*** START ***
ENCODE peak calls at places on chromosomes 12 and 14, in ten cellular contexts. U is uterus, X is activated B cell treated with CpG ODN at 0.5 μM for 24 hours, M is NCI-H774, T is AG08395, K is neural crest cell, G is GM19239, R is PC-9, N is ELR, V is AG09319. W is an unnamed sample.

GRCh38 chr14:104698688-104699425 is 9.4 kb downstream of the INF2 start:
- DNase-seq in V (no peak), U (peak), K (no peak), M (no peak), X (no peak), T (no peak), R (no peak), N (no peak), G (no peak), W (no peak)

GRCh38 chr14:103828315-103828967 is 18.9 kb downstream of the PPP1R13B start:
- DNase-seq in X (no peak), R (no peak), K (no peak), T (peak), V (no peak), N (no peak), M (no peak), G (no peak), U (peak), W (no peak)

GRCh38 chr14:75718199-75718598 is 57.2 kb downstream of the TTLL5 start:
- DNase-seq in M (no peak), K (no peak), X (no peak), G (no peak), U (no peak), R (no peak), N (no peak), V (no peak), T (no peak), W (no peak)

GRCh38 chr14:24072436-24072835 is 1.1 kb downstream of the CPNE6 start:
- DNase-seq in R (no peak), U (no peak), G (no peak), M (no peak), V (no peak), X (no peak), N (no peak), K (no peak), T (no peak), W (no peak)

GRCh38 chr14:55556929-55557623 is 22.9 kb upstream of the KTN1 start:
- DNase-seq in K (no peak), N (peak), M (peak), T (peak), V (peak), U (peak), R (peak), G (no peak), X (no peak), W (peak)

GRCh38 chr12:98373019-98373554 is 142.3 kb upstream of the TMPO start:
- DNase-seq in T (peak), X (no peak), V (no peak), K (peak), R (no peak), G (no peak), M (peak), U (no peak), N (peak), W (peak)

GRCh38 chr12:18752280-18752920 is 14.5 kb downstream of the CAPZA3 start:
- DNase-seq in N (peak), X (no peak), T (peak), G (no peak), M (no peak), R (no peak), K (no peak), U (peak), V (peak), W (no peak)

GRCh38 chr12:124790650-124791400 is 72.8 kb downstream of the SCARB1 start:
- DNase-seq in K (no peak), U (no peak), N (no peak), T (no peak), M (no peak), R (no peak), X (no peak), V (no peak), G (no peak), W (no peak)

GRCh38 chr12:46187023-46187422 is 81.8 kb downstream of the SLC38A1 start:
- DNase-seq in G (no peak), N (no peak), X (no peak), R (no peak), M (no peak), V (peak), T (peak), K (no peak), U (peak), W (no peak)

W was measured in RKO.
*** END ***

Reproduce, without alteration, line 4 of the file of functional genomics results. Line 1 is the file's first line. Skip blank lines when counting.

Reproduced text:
GRCh38 chr14:103828315-103828967 is 18.9 kb downstream of the PPP1R13B start: